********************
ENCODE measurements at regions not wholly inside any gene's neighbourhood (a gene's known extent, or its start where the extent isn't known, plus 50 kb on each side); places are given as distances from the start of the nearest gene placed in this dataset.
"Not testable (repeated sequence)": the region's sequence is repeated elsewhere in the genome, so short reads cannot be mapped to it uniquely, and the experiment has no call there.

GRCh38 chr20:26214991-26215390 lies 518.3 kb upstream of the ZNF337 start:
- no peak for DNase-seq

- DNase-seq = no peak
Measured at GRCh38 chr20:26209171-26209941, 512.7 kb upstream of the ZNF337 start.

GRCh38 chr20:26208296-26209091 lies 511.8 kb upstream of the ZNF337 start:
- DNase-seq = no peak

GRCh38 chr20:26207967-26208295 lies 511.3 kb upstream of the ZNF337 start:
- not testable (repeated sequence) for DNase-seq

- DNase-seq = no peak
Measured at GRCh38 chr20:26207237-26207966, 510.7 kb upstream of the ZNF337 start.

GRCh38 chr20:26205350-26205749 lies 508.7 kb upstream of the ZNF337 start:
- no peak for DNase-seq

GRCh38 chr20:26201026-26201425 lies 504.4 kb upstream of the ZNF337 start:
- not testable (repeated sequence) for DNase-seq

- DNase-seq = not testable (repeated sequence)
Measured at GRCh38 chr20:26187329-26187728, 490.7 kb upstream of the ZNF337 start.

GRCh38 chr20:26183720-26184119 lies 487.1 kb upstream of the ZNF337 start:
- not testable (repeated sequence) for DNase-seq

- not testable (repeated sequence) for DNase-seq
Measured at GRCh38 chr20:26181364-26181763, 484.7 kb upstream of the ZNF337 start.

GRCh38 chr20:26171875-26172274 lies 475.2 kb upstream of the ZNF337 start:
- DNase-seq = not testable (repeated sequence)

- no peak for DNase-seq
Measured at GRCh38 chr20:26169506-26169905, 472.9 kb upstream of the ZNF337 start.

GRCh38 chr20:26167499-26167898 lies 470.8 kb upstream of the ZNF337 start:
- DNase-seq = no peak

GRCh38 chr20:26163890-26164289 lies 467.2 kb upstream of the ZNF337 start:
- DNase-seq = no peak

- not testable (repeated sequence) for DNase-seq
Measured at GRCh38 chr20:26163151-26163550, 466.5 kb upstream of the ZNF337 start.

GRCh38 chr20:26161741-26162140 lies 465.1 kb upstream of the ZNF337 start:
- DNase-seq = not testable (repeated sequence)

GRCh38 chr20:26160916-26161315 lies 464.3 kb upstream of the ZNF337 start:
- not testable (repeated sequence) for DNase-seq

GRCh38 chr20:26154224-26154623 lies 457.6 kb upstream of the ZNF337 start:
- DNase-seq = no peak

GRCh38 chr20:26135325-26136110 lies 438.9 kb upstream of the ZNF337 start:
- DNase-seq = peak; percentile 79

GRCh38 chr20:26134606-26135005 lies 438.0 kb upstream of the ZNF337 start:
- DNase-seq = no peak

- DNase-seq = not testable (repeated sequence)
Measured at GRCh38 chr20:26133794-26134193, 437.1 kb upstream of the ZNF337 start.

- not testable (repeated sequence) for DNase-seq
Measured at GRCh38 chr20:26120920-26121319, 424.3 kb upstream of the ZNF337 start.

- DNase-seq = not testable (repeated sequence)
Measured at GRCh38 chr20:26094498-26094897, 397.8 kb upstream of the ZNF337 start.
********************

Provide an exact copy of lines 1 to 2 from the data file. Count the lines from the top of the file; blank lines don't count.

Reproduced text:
ENCODE measurements at regions not wholly inside any gene's neighbourhood (a gene's known extent, or its start where the extent isn't known, plus 50 kb on each side); places are given as distances from the start of the nearest gene placed in this dataset.
"Not testable (repeated sequence)": the region's sequence is repeated elsewhere in the genome, so short reads cannot be mapped to it uniquely, and the experiment has no call there.